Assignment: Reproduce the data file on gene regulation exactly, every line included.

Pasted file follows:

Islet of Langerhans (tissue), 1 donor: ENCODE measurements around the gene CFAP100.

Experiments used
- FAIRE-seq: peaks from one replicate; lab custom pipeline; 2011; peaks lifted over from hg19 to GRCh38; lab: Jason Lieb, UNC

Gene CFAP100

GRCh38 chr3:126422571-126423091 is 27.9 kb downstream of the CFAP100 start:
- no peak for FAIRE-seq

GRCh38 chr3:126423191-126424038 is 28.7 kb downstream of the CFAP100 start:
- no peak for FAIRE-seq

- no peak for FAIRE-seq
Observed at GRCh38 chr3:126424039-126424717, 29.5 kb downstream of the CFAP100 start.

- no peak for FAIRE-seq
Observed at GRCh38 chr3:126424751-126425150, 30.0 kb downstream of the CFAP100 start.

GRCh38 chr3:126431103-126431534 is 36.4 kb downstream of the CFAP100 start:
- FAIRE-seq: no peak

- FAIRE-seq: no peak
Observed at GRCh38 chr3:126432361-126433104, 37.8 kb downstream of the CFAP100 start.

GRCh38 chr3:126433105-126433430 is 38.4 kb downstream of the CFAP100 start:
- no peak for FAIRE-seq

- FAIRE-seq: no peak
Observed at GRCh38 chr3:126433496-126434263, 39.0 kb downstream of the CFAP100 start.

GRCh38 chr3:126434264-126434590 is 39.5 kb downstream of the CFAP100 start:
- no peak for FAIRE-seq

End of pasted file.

Islet of Langerhans (tissue), 1 donor: ENCODE measurements around the gene CFAP100.

Experiments used
- FAIRE-seq: peaks from one replicate; lab custom pipeline; 2011; peaks lifted over from hg19 to GRCh38; lab: Jason Lieb, UNC

Gene CFAP100

GRCh38 chr3:126422571-126423091 is 27.9 kb downstream of the CFAP100 start:
- no peak for FAIRE-seq

GRCh38 chr3:126423191-126424038 is 28.7 kb downstream of the CFAP100 start:
- no peak for FAIRE-seq

- no peak for FAIRE-seq
Observed at GRCh38 chr3:126424039-126424717, 29.5 kb downstream of the CFAP100 start.

- no peak for FAIRE-seq
Observed at GRCh38 chr3:126424751-126425150, 30.0 kb downstream of the CFAP100 start.

GRCh38 chr3:126431103-126431534 is 36.4 kb downstream of the CFAP100 start:
- FAIRE-seq: no peak

- FAIRE-seq: no peak
Observed at GRCh38 chr3:126432361-126433104, 37.8 kb downstream of the CFAP100 start.

GRCh38 chr3:126433105-126433430 is 38.4 kb downstream of the CFAP100 start:
- no peak for FAIRE-seq

- FAIRE-seq: no peak
Observed at GRCh38 chr3:126433496-126434263, 39.0 kb downstream of the CFAP100 start.

GRCh38 chr3:126434264-126434590 is 39.5 kb downstream of the CFAP100 start:
- no peak for FAIRE-seq